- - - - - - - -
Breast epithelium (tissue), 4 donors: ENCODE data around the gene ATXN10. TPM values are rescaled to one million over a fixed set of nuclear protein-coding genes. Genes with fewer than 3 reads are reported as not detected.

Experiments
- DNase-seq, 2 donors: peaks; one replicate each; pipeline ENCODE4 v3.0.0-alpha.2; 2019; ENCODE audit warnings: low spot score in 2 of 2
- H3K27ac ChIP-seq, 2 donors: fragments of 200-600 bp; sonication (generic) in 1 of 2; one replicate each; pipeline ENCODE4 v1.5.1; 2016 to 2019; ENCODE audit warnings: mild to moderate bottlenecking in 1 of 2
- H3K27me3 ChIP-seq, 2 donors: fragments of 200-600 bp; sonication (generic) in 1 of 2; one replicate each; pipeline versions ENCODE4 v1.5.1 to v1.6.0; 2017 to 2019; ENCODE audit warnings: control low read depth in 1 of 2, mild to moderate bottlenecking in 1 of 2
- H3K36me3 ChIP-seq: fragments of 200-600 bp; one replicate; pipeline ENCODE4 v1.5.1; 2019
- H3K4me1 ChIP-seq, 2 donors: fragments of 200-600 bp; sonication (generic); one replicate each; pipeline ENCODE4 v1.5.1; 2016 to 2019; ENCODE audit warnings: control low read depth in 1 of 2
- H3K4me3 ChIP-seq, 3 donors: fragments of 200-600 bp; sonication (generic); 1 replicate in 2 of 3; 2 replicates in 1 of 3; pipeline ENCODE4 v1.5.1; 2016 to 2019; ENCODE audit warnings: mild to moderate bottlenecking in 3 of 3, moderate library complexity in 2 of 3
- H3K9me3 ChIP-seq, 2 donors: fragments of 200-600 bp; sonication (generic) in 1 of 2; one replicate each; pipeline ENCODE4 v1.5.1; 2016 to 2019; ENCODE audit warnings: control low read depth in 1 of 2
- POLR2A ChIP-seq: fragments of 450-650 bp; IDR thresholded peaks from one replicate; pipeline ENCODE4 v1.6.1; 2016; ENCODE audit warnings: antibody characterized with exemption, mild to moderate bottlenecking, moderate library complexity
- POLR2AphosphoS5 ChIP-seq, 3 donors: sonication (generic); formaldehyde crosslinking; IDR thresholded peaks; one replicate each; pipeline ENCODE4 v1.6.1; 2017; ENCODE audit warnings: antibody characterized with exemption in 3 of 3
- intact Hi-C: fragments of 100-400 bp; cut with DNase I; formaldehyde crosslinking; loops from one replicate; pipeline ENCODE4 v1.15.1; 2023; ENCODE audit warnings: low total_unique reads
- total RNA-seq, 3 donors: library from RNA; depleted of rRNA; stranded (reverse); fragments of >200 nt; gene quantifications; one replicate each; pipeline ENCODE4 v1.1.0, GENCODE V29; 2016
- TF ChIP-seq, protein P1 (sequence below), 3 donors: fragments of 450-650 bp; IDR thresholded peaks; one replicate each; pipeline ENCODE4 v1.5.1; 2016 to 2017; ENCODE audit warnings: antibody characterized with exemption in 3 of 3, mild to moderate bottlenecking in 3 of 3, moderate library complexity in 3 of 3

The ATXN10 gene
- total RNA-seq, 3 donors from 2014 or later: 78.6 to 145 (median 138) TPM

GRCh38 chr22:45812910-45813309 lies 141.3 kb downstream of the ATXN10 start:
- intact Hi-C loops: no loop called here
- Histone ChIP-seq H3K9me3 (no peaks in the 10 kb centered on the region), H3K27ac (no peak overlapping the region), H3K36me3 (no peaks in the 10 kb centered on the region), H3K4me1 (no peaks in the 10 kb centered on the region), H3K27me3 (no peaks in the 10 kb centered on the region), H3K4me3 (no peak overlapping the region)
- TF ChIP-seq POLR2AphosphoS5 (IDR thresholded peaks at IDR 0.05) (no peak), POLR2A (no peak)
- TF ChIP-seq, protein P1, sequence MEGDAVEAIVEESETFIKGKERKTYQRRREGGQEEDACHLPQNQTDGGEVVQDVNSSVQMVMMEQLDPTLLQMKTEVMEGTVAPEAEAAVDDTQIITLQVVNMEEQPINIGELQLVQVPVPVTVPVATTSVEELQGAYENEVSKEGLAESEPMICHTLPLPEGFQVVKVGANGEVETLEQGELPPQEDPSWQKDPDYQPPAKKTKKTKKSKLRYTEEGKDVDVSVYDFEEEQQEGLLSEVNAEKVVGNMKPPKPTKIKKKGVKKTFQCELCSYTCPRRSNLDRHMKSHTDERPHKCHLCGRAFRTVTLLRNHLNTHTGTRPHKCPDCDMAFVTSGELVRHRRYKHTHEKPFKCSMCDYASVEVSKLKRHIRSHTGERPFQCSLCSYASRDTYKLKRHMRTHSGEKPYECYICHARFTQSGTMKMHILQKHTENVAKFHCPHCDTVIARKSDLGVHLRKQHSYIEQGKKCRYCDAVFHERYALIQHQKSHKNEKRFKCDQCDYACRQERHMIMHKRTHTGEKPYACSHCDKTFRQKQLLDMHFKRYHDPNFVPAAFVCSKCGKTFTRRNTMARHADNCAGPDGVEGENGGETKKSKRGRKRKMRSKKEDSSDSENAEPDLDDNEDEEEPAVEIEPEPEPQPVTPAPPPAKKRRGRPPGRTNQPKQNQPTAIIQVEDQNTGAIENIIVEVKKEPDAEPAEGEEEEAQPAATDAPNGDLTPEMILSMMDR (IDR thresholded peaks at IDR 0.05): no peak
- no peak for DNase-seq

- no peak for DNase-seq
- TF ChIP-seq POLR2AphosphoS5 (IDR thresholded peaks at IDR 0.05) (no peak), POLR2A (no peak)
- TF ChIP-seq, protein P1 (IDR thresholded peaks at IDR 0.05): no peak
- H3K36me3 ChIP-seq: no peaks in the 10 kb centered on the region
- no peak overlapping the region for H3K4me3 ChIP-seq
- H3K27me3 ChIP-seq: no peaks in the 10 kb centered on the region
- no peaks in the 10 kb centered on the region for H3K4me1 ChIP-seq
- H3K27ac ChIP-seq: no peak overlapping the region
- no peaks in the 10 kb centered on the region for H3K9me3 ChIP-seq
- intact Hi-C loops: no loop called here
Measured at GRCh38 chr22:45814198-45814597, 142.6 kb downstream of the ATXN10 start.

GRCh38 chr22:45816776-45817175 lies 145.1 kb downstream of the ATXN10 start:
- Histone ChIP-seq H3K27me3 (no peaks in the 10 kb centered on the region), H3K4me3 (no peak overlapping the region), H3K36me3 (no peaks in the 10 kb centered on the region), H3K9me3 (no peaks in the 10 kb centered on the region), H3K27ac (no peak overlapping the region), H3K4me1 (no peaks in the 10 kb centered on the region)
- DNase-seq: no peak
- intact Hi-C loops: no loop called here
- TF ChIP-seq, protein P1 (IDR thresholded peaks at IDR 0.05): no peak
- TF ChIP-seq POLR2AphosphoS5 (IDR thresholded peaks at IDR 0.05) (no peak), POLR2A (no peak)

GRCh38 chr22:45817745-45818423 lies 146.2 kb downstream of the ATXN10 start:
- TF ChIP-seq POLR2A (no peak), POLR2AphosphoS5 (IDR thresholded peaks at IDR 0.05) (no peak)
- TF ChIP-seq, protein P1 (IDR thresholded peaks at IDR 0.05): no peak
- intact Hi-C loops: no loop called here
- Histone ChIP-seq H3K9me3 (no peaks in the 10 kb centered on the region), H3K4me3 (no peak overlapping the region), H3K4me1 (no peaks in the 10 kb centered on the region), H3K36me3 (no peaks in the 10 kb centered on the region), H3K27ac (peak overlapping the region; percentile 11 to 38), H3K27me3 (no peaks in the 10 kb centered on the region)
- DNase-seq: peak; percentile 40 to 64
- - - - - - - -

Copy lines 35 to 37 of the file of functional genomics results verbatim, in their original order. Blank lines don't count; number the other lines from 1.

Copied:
- Histone ChIP-seq H3K27me3 (no peaks in the 10 kb centered on the region), H3K4me3 (no peak overlapping the region), H3K36me3 (no peaks in the 10 kb centered on the region), H3K9me3 (no peaks in the 10 kb centered on the region), H3K27ac (no peak overlapping the region), H3K4me1 (no peaks in the 10 kb centered on the region)
- DNase-seq: no peak
- intact Hi-C loops: no loop called here